Where to begin… Well, i am sure someone already said something about it somewhere, but here i go. First of all, I have nothing against QPR's , or even the label itself. But I believe QPR's are not immune to amatonormativity. I feel like sometime , we present QPR's as "more than friends". Peoples say "well, i would never do that for a friend but i would for my QPP" and frankly? I hear the same thing… from alloros and their romantic crush. And of course, i heard some "well, we can still be in a relationship ! It don't have to be romantic ! " Some peoples call them their "platonic soulmate" . I don't like that soulmates thing, and i know a lot of aros don't either. I am not too angry about it, but i am not sur i am 100% comfortable with that word. I just saw someone say " soulmates can be platonic ! don't exclude us ! " and like.. please no... idk. We yell at allo aces for saying "we can love too" but… some aros are doing exactly the same thing. (not just for QPR's i noticed. Can be friendship or familly. We put someone's value in how and how much they can love and i am not sure i like it ) ------------ Also something i would like to discuss , a lot of aros are firm on saying that QPR are not friends , like, never ever. but i heard some aros say that sometime, friendship and QPR can overlap. To be honnest , i sometime have trouble seeing the difference between the two, but that's just my two cents as someone who never had a QPP. So i would like to ask peoples who know more about them. It make sense to me at least.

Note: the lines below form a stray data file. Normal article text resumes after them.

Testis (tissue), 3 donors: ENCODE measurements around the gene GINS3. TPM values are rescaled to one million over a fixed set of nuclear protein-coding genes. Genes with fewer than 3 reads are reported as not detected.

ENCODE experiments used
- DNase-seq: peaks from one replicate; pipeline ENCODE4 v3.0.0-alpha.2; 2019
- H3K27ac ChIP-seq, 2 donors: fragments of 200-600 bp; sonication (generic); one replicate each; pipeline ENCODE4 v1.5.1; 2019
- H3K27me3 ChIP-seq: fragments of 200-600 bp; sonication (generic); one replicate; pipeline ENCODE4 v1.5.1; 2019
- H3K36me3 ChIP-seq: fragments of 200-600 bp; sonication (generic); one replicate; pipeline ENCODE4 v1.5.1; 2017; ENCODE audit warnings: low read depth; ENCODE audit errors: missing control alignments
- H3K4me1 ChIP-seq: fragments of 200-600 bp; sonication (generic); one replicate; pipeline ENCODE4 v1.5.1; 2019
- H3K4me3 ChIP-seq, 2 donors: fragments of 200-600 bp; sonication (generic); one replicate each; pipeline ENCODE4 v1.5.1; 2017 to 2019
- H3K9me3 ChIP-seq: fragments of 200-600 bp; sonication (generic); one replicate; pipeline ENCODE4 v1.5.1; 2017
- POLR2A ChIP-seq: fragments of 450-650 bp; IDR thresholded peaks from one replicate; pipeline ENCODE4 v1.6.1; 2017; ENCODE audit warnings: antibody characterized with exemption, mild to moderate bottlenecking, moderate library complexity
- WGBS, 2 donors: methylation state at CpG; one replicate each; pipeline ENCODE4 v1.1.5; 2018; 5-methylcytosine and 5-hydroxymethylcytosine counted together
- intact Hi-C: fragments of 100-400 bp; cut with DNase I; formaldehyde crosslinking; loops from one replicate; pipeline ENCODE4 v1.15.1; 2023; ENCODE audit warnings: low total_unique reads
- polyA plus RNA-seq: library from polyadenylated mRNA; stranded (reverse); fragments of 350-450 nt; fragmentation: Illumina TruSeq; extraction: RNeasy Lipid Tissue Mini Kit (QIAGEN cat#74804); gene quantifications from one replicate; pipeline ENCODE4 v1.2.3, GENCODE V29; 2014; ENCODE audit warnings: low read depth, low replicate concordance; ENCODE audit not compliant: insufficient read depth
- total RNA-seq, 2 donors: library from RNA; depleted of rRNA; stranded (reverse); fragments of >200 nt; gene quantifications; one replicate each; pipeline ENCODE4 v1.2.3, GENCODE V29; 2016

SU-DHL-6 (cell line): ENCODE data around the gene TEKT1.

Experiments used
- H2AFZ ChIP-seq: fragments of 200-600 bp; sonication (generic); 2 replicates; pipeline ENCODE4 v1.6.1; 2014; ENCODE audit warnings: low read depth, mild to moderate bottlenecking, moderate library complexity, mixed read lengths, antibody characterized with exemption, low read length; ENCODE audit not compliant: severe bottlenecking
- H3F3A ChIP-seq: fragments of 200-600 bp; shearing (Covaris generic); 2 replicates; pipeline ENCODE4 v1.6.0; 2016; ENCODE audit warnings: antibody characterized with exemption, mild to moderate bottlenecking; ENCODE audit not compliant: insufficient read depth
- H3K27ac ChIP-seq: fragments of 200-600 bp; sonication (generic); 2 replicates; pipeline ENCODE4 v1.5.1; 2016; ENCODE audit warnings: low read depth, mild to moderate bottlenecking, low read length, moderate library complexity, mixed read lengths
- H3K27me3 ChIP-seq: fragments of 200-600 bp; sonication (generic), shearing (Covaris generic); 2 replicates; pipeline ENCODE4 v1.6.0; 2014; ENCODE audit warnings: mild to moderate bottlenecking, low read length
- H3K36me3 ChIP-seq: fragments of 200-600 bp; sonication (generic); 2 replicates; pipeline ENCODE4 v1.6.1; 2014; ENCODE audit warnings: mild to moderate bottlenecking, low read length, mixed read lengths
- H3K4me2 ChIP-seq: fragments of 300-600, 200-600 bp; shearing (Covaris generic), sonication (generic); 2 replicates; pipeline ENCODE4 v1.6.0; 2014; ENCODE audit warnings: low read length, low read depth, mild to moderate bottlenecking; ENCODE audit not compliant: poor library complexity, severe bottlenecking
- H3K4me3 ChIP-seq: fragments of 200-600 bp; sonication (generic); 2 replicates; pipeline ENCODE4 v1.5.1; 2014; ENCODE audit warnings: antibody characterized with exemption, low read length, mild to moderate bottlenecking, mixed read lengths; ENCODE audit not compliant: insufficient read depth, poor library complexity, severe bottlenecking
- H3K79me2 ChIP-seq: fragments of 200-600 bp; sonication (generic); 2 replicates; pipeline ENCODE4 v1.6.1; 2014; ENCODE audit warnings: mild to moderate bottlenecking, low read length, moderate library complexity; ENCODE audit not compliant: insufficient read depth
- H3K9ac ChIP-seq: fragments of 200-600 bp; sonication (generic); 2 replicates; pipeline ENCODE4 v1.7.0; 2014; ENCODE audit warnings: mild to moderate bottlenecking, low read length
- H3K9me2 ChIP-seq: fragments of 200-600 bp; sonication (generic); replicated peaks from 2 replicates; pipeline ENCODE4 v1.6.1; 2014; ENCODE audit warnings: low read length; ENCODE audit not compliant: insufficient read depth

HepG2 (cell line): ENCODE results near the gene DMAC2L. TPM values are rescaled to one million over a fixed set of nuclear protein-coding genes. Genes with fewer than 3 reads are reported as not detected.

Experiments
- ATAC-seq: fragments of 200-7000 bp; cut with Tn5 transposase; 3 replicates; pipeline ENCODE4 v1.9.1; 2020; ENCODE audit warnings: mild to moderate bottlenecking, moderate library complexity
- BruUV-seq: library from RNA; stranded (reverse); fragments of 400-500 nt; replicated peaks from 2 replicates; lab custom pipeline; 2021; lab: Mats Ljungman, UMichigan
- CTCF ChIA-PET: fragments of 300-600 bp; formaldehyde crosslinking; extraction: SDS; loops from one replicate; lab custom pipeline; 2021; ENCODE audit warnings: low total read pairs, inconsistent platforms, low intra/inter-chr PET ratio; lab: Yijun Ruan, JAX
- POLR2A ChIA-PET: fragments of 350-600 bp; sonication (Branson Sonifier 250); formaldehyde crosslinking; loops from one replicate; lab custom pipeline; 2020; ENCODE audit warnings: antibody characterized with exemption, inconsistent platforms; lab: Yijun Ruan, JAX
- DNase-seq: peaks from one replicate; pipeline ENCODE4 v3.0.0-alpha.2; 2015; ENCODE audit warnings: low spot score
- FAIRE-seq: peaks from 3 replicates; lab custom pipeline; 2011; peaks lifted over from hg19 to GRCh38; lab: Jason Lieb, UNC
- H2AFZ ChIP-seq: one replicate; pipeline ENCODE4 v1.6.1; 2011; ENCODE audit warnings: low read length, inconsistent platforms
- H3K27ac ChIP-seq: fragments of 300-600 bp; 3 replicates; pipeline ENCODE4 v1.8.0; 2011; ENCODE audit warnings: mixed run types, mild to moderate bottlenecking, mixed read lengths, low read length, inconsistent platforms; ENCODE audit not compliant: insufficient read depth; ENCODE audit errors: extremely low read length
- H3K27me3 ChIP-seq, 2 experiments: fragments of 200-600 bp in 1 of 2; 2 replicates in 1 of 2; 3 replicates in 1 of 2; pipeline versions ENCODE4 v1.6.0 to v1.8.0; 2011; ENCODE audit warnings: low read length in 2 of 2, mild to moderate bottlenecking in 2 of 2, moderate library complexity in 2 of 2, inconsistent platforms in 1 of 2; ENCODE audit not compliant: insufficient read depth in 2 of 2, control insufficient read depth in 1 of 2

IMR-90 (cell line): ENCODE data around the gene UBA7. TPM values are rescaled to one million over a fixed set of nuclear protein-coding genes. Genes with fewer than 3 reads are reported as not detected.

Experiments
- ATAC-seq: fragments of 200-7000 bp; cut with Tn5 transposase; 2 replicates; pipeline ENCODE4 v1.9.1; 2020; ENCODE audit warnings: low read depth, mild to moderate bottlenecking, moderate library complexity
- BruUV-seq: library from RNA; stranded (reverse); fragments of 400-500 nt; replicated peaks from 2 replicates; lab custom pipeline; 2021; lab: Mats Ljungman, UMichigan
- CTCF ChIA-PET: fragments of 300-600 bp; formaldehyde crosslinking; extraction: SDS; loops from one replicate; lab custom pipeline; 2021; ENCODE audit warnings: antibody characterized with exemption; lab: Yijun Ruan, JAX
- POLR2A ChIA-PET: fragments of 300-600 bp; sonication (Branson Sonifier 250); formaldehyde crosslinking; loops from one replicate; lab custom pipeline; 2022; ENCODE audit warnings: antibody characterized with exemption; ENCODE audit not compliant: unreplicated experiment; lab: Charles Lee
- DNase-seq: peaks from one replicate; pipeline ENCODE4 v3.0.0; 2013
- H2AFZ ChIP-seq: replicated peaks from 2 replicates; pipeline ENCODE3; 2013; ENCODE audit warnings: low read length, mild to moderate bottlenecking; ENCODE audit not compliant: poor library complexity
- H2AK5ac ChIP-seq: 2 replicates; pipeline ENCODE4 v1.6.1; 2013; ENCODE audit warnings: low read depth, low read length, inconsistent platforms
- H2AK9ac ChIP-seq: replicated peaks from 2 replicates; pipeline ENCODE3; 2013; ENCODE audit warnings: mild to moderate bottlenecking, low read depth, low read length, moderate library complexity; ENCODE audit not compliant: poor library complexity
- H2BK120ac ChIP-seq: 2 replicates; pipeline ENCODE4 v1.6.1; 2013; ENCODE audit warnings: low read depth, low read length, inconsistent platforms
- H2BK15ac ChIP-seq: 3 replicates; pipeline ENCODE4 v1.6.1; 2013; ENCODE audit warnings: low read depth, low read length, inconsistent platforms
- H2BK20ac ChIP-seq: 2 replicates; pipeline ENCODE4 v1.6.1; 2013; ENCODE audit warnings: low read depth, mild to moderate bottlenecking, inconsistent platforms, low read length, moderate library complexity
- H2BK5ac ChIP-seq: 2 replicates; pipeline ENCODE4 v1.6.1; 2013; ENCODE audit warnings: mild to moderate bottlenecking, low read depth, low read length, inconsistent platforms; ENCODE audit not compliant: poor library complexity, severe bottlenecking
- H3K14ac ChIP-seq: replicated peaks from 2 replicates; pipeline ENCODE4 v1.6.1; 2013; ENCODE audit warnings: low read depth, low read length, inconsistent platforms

7. 5 points
    It's probably due to all the amatonormativity I've been exposed to, but I fear that when I'll be around 30(?) I'll only find myself completely alone. 'Lotta social anxiety, extreme romance repulsion, fear of any kind of animal means I'll probably find myself as the only one in my house. Plus all the QPP thing to me still holds a somewhat romantic feel to it and due to the romance repulsion part I talked about it's impossible to think about it as an opportunity. Anyone else here having issues regarding this? I can expand later on this so yeah (I wrote this in 5 mins anyways)
  8. 5 points
    I think that's a good aim. Also we shouldn't forget all the interactions humans can have without really there being any relationship. I really like interacting with strangers in some settings. It can be very rewarding and meaningful.
  9. 5 points
    Thanks so much for replying. Update: I did it and it went great! My partner, as always, was incredibly understanding and helpful. I told them I'd need to set some boundaries, and may not be comfortable with the term partner in the future. We also talked about making sure they don't feel like they're not getting enough out of the relationship. I feel so much better now. It's a enormous relief not feeling like I'm lying, or have to pretend I feel a way I don't. I still have a lot of doubts about my romantic orientation, but coming out and feeling that relief/that click made me a lot more sure. I'm really happy to be in this community, and hopefully it can be a resource for me in the future! Even more, I hope my story can be helpful to someone else!
  10. 5 points
    Hi, I'm Zekai (They/them). After coming to this website for personal consultation and learning about both myself and the aromantic community, I finally took the time to make an account and actually join the group. I look forward to being able to learn more and possibly contribute to the treasure trove that this website is.
  11. 5 points
    You might be aro if you spend years thinking 'im not ready for a relationship' and aren't sure of the reason why.
  12. 5 points
    I've always found the phrase "better half" to be kind of horrifying. Please love yourself..??
  13. 5 points